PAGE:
After Rio disaster, Morozov shines in Singapore
Morozov bounces back from Rio disaster to lay claim to World Cup title
The Olympic Games and their corresponding Movement are more than just about winning medals and setting records.
It embodies values such as respect, friendship, solidarity and fair play.
Russian swimmer Vladimir Morozov once believed in all those ideals. But not any more, after what he went through the last few months.
In the lead-up to the 2016 Rio Games in August, the 24-year-old, who emigrated to the United States 10 years ago, was named by Fina as one of the swimmers identified by the World Anti-Doping Agency as having benefited from a Russian state-sponsored doping programme.
Morozov was initially banned from competing at the Games, but was later cleared by the International Olympic Committee to compete.
Still, the sprinter and his teammates were roundly booed during competition in the Brazilian city, which affected his performance.
"The Olympics were pretty much a disaster for me," said Morozov, who failed to progress past the semi-finals of the men's 50m and 100m freestyle events in Rio.
"It was definitely hard. I was very stressed, I couldn't eat, I couldn't sleep, I couldn't train for two weeks before the Olympics."
"There were no facts and no proof (behind the allegations). I know I am the victim in this whole thing," added the Russian, who took bronze in the men's 4x100m free relay in London 2012.
"My view of the sport has definitely changed after what I had to go through... you can say that it crushed a lot of ideals I had since my childhood."
Despite his travails, the thought of giving up the sport has never crossed his mind, and competing in the Fina/airweave Swimming World Cup Series this week has allowed him to bounce back from the disappointment of Rio.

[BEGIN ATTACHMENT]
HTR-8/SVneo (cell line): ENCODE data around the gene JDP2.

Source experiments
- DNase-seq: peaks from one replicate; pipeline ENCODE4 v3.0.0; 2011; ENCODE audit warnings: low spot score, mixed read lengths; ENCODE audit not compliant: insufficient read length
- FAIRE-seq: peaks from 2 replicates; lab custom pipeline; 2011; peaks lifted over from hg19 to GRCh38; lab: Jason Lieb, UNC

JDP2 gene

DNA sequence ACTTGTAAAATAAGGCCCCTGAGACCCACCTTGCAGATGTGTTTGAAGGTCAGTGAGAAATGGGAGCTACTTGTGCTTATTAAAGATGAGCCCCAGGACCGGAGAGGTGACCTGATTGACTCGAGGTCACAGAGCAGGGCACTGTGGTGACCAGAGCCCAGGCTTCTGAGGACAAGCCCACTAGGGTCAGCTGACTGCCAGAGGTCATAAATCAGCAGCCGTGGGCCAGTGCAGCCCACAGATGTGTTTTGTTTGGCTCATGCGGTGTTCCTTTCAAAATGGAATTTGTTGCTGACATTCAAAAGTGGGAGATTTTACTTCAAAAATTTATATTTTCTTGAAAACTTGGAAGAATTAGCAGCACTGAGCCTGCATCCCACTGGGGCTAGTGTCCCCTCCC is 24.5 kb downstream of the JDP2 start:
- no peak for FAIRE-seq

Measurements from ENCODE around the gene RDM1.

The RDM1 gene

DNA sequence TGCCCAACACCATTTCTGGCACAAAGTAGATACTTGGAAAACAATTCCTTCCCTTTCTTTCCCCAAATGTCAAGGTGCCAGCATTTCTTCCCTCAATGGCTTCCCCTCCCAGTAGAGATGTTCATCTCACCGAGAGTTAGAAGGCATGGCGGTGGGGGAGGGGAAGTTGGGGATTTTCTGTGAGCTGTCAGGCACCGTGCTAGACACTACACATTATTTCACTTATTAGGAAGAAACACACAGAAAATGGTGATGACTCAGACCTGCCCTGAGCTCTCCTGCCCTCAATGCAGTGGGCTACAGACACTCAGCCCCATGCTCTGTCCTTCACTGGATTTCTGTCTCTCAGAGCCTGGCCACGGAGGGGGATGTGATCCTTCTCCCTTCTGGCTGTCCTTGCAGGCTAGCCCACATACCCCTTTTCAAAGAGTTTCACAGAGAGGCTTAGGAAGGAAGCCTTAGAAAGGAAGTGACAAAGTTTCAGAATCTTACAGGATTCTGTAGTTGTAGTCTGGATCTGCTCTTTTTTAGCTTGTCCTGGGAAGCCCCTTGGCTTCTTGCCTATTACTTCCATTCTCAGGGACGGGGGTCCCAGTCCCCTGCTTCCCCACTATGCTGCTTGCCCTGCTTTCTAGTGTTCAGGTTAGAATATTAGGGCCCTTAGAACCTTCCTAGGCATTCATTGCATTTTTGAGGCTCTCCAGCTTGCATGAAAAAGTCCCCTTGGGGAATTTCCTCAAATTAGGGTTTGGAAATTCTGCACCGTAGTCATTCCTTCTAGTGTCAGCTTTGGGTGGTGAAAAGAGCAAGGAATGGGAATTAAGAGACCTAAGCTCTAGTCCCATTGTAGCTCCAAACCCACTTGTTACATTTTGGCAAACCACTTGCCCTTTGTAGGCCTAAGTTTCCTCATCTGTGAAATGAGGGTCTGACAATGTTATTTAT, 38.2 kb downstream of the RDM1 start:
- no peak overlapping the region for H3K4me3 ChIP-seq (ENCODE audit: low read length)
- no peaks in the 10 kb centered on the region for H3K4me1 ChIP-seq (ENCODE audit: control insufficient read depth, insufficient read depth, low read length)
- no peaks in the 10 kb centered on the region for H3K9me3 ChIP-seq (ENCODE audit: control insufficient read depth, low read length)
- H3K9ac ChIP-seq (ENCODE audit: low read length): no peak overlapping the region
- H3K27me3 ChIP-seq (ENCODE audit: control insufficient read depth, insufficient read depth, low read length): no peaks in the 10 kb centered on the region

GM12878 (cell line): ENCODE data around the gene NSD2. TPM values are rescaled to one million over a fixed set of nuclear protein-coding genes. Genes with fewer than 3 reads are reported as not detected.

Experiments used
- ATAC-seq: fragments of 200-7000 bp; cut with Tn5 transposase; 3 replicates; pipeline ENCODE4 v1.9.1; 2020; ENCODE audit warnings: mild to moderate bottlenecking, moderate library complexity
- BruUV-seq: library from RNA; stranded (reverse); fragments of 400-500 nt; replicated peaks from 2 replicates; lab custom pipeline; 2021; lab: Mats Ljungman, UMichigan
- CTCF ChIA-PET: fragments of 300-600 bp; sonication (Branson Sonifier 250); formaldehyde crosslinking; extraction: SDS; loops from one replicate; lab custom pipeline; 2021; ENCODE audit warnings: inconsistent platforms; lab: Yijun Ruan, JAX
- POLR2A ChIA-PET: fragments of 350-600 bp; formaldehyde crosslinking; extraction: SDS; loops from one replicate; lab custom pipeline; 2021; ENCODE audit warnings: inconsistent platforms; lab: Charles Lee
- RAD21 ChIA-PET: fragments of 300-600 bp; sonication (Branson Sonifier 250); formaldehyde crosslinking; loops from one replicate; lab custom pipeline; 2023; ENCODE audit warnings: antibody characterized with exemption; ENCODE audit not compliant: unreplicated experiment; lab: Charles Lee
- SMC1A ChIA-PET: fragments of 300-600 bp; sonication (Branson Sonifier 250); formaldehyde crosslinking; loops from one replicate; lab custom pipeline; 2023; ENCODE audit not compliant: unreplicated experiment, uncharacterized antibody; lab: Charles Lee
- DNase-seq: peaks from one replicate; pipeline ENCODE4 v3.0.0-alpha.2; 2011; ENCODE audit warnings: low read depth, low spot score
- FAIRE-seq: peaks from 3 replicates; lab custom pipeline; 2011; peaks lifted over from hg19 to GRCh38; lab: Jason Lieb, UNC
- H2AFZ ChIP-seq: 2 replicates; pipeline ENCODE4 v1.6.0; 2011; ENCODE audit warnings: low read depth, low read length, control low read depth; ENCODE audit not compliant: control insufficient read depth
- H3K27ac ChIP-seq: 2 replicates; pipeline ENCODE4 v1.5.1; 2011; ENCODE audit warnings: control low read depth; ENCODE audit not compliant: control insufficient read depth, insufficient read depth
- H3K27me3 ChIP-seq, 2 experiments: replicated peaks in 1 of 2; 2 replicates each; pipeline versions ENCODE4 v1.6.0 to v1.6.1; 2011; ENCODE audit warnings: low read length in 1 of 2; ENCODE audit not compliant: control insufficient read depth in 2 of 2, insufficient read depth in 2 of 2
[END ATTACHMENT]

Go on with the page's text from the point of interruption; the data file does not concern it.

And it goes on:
With six legs gone, Morozov came into the seventh leg in Singapore at the top of the men's standings with 436 points, ahead of South African Chad le Clos (387).
The Russian won the men's 100m freestyle last night at the OCBC Aquatic Centre in 45.92sec, as well as the 100m individual medley in 50.70, and was part of the Russian team that won the mixed 4x50m medley relay.
"I am getting closer to my goal of being the first Russian to win the overall World Cup title," said Morozov, who also finished second in the 50m breast (26.85) last night.
"Chad is a great competitor; he is a fiery South African guy and I am a cool-as-ice guy from Siberia, so we have got something special here."
Beyond the World Cup, Morozov is aiming to make a splash at the short-course world championships in December, as well as the long-course worlds in Hungary next year.
"I haven't shown my true potential in long-course swimming, and now I am deciding whether to take a break after the short-course worlds or to train through to Budapest.
"But, yes, I definitely have enough fire in me to go to the next Olympics, and maybe even the next one after that."
Meanwhile, Olympic champion Katinka Hosszu won four events yesterday - the women's 200m free, 100m fly, 200m IM and 200m back - and finished second in the women's 50m back.
Also, Australia's Kyle Chalmers set a new world junior record of 46.61sec when he finished second to Morozov in the 100m free.
However, Jamaica's Alia Atkinson missed out on setting a new world record when she won the 100m breast in 1min 2.40sec.
She shares the current world record of 1:02.36 with Ruta Meilutyte.
- Women's 100m free: Katinka Hosszu, Jeanette Ottesen, Amanda Lim (Sin)
- Women's 50m breast: Alia Atkinson, Roanne Ho (Sin), Yulia Efimova
- Men's 100m breast: Roland Schoeman, Vladimir Morozov
- Men's 100m fly: Daiya Seto, Chad le Clos, Josh Prenot
- Women's 100m back: Katinka Hosszu, Emily Seebohm
Tickets for Day 2 of the Fina/airweave Swimming World Cup 2016 presented by Yakult are still available at the OCBC Aquatic Centre ticket box office and online at Sports Hub here: http://www.sportshub.com.sg/sportshubtix/Pages/FINA-World-Cup-2016.aspx